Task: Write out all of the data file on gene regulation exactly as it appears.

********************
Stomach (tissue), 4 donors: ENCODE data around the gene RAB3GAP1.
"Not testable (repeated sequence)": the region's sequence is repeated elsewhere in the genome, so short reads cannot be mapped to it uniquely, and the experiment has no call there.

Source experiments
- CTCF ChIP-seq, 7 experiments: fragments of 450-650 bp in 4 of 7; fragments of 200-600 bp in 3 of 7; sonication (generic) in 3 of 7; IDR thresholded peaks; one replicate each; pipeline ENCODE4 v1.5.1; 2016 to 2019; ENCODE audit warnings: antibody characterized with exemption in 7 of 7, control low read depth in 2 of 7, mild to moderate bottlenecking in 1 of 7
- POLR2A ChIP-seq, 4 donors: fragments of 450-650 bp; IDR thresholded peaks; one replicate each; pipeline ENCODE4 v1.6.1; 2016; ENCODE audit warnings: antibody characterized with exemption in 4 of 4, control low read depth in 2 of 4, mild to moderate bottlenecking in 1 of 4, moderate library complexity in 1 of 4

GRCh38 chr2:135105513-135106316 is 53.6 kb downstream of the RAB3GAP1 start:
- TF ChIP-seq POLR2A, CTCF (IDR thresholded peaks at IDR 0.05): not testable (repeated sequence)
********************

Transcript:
Stomach (tissue), 4 donors: ENCODE data around the gene RAB3GAP1.
"Not testable (repeated sequence)": the region's sequence is repeated elsewhere in the genome, so short reads cannot be mapped to it uniquely, and the experiment has no call there.

Source experiments
- CTCF ChIP-seq, 7 experiments: fragments of 450-650 bp in 4 of 7; fragments of 200-600 bp in 3 of 7; sonication (generic) in 3 of 7; IDR thresholded peaks; one replicate each; pipeline ENCODE4 v1.5.1; 2016 to 2019; ENCODE audit warnings: antibody characterized with exemption in 7 of 7, control low read depth in 2 of 7, mild to moderate bottlenecking in 1 of 7
- POLR2A ChIP-seq, 4 donors: fragments of 450-650 bp; IDR thresholded peaks; one replicate each; pipeline ENCODE4 v1.6.1; 2016; ENCODE audit warnings: antibody characterized with exemption in 4 of 4, control low read depth in 2 of 4, mild to moderate bottlenecking in 1 of 4, moderate library complexity in 1 of 4

GRCh38 chr2:135105513-135106316 is 53.6 kb downstream of the RAB3GAP1 start:
- TF ChIP-seq POLR2A, CTCF (IDR thresholded peaks at IDR 0.05): not testable (repeated sequence)